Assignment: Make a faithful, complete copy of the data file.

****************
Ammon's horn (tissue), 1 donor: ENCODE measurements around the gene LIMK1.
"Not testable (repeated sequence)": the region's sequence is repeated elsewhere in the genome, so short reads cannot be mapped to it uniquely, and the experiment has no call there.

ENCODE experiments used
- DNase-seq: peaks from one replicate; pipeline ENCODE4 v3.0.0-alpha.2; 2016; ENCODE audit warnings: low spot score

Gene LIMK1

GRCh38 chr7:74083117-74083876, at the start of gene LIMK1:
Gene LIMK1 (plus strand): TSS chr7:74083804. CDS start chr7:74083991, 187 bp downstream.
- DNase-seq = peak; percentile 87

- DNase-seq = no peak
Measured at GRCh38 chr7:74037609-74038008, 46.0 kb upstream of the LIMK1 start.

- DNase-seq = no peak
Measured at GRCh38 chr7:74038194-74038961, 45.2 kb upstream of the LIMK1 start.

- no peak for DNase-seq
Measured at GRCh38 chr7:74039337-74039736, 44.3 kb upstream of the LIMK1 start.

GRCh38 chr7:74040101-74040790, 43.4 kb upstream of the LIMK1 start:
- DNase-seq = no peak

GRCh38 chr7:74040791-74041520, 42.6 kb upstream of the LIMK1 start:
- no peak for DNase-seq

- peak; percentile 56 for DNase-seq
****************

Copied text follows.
Ammon's horn (tissue), 1 donor: ENCODE measurements around the gene LIMK1.
"Not testable (repeated sequence)": the region's sequence is repeated elsewhere in the genome, so short reads cannot be mapped to it uniquely, and the experiment has no call there.

ENCODE experiments used
- DNase-seq: peaks from one replicate; pipeline ENCODE4 v3.0.0-alpha.2; 2016; ENCODE audit warnings: low spot score

Gene LIMK1

GRCh38 chr7:74083117-74083876, at the start of gene LIMK1:
Gene LIMK1 (plus strand): TSS chr7:74083804. CDS start chr7:74083991, 187 bp downstream.
- DNase-seq = peak; percentile 87

- DNase-seq = no peak
Measured at GRCh38 chr7:74037609-74038008, 46.0 kb upstream of the LIMK1 start.

- DNase-seq = no peak
Measured at GRCh38 chr7:74038194-74038961, 45.2 kb upstream of the LIMK1 start.

- no peak for DNase-seq
Measured at GRCh38 chr7:74039337-74039736, 44.3 kb upstream of the LIMK1 start.

GRCh38 chr7:74040101-74040790, 43.4 kb upstream of the LIMK1 start:
- DNase-seq = no peak

GRCh38 chr7:74040791-74041520, 42.6 kb upstream of the LIMK1 start:
- no peak for DNase-seq

- peak; percentile 56 for DNase-seq